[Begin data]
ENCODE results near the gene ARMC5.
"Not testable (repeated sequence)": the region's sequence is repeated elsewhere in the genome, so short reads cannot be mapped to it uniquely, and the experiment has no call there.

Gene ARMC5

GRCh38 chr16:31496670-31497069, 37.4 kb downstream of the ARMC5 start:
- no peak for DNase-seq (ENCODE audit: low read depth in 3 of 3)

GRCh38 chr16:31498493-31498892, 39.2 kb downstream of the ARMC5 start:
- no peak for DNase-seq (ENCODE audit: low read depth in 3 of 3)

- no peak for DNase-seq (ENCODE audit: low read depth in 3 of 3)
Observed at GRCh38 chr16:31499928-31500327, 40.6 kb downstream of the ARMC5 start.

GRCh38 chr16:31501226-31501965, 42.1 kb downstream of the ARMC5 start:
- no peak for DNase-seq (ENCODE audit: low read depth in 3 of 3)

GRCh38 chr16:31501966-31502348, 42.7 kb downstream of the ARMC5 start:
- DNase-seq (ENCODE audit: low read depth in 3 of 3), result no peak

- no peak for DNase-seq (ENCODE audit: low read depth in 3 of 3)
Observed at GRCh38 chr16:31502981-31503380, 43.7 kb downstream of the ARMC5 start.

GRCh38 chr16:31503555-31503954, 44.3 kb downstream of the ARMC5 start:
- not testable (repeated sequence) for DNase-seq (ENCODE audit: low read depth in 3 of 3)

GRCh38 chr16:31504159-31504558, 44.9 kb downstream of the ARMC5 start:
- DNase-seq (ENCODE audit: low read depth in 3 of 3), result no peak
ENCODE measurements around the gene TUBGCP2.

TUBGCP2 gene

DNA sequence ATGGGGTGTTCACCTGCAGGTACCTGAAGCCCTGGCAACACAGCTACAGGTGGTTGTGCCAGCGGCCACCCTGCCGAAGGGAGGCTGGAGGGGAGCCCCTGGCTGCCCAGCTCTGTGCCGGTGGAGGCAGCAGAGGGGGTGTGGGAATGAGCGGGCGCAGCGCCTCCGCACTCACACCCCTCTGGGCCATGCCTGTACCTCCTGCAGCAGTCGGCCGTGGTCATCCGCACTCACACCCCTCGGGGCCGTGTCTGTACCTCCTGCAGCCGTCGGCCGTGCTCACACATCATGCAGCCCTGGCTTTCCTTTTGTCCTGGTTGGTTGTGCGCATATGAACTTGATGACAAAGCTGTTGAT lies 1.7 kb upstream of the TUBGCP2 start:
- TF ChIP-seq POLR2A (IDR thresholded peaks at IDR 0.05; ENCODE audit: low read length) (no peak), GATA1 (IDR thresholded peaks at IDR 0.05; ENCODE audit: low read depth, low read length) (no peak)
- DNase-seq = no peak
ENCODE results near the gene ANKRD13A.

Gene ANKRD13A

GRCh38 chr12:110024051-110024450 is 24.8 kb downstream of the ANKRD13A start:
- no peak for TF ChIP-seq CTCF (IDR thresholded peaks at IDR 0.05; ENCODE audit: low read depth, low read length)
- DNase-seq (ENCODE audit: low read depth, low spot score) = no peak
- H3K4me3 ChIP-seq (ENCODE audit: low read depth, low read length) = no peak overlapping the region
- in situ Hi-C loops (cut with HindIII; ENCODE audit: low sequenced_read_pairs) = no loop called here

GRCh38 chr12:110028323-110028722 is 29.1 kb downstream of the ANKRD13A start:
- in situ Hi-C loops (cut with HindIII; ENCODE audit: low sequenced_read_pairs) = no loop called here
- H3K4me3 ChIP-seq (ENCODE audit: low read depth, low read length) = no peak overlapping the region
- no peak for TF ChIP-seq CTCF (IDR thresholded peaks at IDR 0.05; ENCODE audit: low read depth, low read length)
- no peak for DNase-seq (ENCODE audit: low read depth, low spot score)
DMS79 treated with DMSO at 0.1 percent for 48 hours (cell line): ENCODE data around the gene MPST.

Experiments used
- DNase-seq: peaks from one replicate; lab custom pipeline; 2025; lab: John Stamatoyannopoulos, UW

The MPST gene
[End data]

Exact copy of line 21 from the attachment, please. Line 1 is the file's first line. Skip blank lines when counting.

TUBGCP2 gene